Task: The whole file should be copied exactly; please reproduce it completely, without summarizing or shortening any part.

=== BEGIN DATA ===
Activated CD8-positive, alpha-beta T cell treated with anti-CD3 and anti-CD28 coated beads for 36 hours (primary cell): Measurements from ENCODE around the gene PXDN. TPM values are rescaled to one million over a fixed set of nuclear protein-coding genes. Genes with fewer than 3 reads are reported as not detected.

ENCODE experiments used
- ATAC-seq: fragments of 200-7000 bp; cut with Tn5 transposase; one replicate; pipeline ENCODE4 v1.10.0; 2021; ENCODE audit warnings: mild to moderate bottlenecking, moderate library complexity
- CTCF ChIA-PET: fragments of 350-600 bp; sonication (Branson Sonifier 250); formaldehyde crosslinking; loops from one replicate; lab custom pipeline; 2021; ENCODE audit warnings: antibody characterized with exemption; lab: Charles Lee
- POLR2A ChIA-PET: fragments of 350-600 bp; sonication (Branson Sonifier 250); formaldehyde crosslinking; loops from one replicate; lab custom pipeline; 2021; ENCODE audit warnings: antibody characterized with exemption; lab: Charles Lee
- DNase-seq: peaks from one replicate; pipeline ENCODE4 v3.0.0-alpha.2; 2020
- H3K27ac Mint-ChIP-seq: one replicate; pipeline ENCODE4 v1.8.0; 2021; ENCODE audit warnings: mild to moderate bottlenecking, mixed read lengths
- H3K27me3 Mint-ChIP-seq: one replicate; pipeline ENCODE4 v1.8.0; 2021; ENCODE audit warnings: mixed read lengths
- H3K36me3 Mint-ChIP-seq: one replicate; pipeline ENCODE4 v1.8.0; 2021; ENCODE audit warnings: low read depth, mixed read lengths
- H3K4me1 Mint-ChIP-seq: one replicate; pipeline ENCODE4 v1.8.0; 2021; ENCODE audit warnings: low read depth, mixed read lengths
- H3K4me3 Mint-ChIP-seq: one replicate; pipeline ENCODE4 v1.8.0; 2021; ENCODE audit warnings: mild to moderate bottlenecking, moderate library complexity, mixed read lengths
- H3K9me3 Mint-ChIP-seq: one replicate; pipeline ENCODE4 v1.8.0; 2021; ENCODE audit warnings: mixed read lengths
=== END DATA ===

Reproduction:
Activated CD8-positive, alpha-beta T cell treated with anti-CD3 and anti-CD28 coated beads for 36 hours (primary cell): Measurements from ENCODE around the gene PXDN. TPM values are rescaled to one million over a fixed set of nuclear protein-coding genes. Genes with fewer than 3 reads are reported as not detected.

ENCODE experiments used
- ATAC-seq: fragments of 200-7000 bp; cut with Tn5 transposase; one replicate; pipeline ENCODE4 v1.10.0; 2021; ENCODE audit warnings: mild to moderate bottlenecking, moderate library complexity
- CTCF ChIA-PET: fragments of 350-600 bp; sonication (Branson Sonifier 250); formaldehyde crosslinking; loops from one replicate; lab custom pipeline; 2021; ENCODE audit warnings: antibody characterized with exemption; lab: Charles Lee
- POLR2A ChIA-PET: fragments of 350-600 bp; sonication (Branson Sonifier 250); formaldehyde crosslinking; loops from one replicate; lab custom pipeline; 2021; ENCODE audit warnings: antibody characterized with exemption; lab: Charles Lee
- DNase-seq: peaks from one replicate; pipeline ENCODE4 v3.0.0-alpha.2; 2020
- H3K27ac Mint-ChIP-seq: one replicate; pipeline ENCODE4 v1.8.0; 2021; ENCODE audit warnings: mild to moderate bottlenecking, mixed read lengths
- H3K27me3 Mint-ChIP-seq: one replicate; pipeline ENCODE4 v1.8.0; 2021; ENCODE audit warnings: mixed read lengths
- H3K36me3 Mint-ChIP-seq: one replicate; pipeline ENCODE4 v1.8.0; 2021; ENCODE audit warnings: low read depth, mixed read lengths
- H3K4me1 Mint-ChIP-seq: one replicate; pipeline ENCODE4 v1.8.0; 2021; ENCODE audit warnings: low read depth, mixed read lengths
- H3K4me3 Mint-ChIP-seq: one replicate; pipeline ENCODE4 v1.8.0; 2021; ENCODE audit warnings: mild to moderate bottlenecking, moderate library complexity, mixed read lengths
- H3K9me3 Mint-ChIP-seq: one replicate; pipeline ENCODE4 v1.8.0; 2021; ENCODE audit warnings: mixed read lengths